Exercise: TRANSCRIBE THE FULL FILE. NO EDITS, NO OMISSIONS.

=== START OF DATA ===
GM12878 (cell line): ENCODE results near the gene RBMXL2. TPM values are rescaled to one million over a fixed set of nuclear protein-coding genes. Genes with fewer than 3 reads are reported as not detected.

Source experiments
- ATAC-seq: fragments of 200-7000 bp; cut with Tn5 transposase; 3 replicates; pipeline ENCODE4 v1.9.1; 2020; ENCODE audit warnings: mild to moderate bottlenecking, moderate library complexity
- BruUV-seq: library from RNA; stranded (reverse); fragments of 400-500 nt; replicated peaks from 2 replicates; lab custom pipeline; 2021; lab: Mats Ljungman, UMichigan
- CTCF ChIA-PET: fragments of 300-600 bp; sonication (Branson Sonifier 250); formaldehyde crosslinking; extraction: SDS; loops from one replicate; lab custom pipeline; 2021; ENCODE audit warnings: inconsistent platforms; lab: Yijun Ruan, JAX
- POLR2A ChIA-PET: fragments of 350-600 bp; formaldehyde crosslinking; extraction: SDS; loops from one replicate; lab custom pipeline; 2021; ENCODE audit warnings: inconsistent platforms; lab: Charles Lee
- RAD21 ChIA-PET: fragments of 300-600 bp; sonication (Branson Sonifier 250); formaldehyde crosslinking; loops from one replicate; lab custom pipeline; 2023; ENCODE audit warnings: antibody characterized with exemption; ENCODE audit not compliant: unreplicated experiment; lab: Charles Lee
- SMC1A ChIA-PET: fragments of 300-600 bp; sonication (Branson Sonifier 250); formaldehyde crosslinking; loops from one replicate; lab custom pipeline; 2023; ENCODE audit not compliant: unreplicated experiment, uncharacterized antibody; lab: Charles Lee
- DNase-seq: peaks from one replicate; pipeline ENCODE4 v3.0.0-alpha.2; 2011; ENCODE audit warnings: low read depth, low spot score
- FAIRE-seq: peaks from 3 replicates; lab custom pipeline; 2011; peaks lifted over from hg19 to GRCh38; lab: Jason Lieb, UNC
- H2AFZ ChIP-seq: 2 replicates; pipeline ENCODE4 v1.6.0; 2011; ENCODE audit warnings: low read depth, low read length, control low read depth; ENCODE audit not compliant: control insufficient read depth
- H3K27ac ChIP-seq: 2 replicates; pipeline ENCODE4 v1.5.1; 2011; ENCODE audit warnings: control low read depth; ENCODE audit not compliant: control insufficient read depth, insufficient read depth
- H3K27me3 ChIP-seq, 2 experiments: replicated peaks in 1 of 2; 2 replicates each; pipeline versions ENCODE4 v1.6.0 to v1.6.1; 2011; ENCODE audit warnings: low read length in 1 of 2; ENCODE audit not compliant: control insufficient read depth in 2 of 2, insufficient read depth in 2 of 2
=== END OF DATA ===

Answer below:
GM12878 (cell line): ENCODE results near the gene RBMXL2. TPM values are rescaled to one million over a fixed set of nuclear protein-coding genes. Genes with fewer than 3 reads are reported as not detected.

Source experiments
- ATAC-seq: fragments of 200-7000 bp; cut with Tn5 transposase; 3 replicates; pipeline ENCODE4 v1.9.1; 2020; ENCODE audit warnings: mild to moderate bottlenecking, moderate library complexity
- BruUV-seq: library from RNA; stranded (reverse); fragments of 400-500 nt; replicated peaks from 2 replicates; lab custom pipeline; 2021; lab: Mats Ljungman, UMichigan
- CTCF ChIA-PET: fragments of 300-600 bp; sonication (Branson Sonifier 250); formaldehyde crosslinking; extraction: SDS; loops from one replicate; lab custom pipeline; 2021; ENCODE audit warnings: inconsistent platforms; lab: Yijun Ruan, JAX
- POLR2A ChIA-PET: fragments of 350-600 bp; formaldehyde crosslinking; extraction: SDS; loops from one replicate; lab custom pipeline; 2021; ENCODE audit warnings: inconsistent platforms; lab: Charles Lee
- RAD21 ChIA-PET: fragments of 300-600 bp; sonication (Branson Sonifier 250); formaldehyde crosslinking; loops from one replicate; lab custom pipeline; 2023; ENCODE audit warnings: antibody characterized with exemption; ENCODE audit not compliant: unreplicated experiment; lab: Charles Lee
- SMC1A ChIA-PET: fragments of 300-600 bp; sonication (Branson Sonifier 250); formaldehyde crosslinking; loops from one replicate; lab custom pipeline; 2023; ENCODE audit not compliant: unreplicated experiment, uncharacterized antibody; lab: Charles Lee
- DNase-seq: peaks from one replicate; pipeline ENCODE4 v3.0.0-alpha.2; 2011; ENCODE audit warnings: low read depth, low spot score
- FAIRE-seq: peaks from 3 replicates; lab custom pipeline; 2011; peaks lifted over from hg19 to GRCh38; lab: Jason Lieb, UNC
- H2AFZ ChIP-seq: 2 replicates; pipeline ENCODE4 v1.6.0; 2011; ENCODE audit warnings: low read depth, low read length, control low read depth; ENCODE audit not compliant: control insufficient read depth
- H3K27ac ChIP-seq: 2 replicates; pipeline ENCODE4 v1.5.1; 2011; ENCODE audit warnings: control low read depth; ENCODE audit not compliant: control insufficient read depth, insufficient read depth
- H3K27me3 ChIP-seq, 2 experiments: replicated peaks in 1 of 2; 2 replicates each; pipeline versions ENCODE4 v1.6.0 to v1.6.1; 2011; ENCODE audit warnings: low read length in 1 of 2; ENCODE audit not compliant: control insufficient read depth in 2 of 2, insufficient read depth in 2 of 2